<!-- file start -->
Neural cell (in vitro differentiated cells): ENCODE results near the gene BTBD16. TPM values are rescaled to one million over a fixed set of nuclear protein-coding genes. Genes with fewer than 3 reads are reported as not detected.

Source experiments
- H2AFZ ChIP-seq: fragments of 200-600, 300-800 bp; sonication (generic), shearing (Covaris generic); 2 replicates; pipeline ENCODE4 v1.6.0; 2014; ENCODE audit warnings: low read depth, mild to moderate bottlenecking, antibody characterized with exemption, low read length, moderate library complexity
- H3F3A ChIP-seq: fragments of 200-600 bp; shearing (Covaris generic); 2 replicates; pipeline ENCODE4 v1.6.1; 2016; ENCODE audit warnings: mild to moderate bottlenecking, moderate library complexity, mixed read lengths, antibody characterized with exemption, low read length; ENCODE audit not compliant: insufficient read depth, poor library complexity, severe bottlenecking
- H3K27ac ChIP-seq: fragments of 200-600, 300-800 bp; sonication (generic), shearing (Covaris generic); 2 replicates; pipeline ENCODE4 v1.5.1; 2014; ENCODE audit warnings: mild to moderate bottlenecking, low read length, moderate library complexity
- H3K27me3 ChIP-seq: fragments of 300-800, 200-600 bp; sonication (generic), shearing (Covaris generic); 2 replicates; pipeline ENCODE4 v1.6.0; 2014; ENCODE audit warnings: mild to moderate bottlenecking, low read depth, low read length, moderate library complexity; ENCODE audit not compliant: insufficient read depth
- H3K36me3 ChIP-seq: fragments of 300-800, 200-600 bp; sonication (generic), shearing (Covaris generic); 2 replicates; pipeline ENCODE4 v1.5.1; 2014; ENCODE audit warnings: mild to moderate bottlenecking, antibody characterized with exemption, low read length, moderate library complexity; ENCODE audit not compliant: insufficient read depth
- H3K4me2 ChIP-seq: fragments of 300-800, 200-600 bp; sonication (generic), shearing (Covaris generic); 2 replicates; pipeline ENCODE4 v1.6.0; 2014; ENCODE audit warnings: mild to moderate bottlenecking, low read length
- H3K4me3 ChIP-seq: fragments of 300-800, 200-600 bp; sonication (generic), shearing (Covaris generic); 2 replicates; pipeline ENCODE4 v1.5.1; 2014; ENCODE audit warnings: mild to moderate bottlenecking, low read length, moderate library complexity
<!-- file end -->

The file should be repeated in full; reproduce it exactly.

Neural cell (in vitro differentiated cells): ENCODE results near the gene BTBD16. TPM values are rescaled to one million over a fixed set of nuclear protein-coding genes. Genes with fewer than 3 reads are reported as not detected.

Source experiments
- H2AFZ ChIP-seq: fragments of 200-600, 300-800 bp; sonication (generic), shearing (Covaris generic); 2 replicates; pipeline ENCODE4 v1.6.0; 2014; ENCODE audit warnings: low read depth, mild to moderate bottlenecking, antibody characterized with exemption, low read length, moderate library complexity
- H3F3A ChIP-seq: fragments of 200-600 bp; shearing (Covaris generic); 2 replicates; pipeline ENCODE4 v1.6.1; 2016; ENCODE audit warnings: mild to moderate bottlenecking, moderate library complexity, mixed read lengths, antibody characterized with exemption, low read length; ENCODE audit not compliant: insufficient read depth, poor library complexity, severe bottlenecking
- H3K27ac ChIP-seq: fragments of 200-600, 300-800 bp; sonication (generic), shearing (Covaris generic); 2 replicates; pipeline ENCODE4 v1.5.1; 2014; ENCODE audit warnings: mild to moderate bottlenecking, low read length, moderate library complexity
- H3K27me3 ChIP-seq: fragments of 300-800, 200-600 bp; sonication (generic), shearing (Covaris generic); 2 replicates; pipeline ENCODE4 v1.6.0; 2014; ENCODE audit warnings: mild to moderate bottlenecking, low read depth, low read length, moderate library complexity; ENCODE audit not compliant: insufficient read depth
- H3K36me3 ChIP-seq: fragments of 300-800, 200-600 bp; sonication (generic), shearing (Covaris generic); 2 replicates; pipeline ENCODE4 v1.5.1; 2014; ENCODE audit warnings: mild to moderate bottlenecking, antibody characterized with exemption, low read length, moderate library complexity; ENCODE audit not compliant: insufficient read depth
- H3K4me2 ChIP-seq: fragments of 300-800, 200-600 bp; sonication (generic), shearing (Covaris generic); 2 replicates; pipeline ENCODE4 v1.6.0; 2014; ENCODE audit warnings: mild to moderate bottlenecking, low read length
- H3K4me3 ChIP-seq: fragments of 300-800, 200-600 bp; sonication (generic), shearing (Covaris generic); 2 replicates; pipeline ENCODE4 v1.5.1; 2014; ENCODE audit warnings: mild to moderate bottlenecking, low read length, moderate library complexity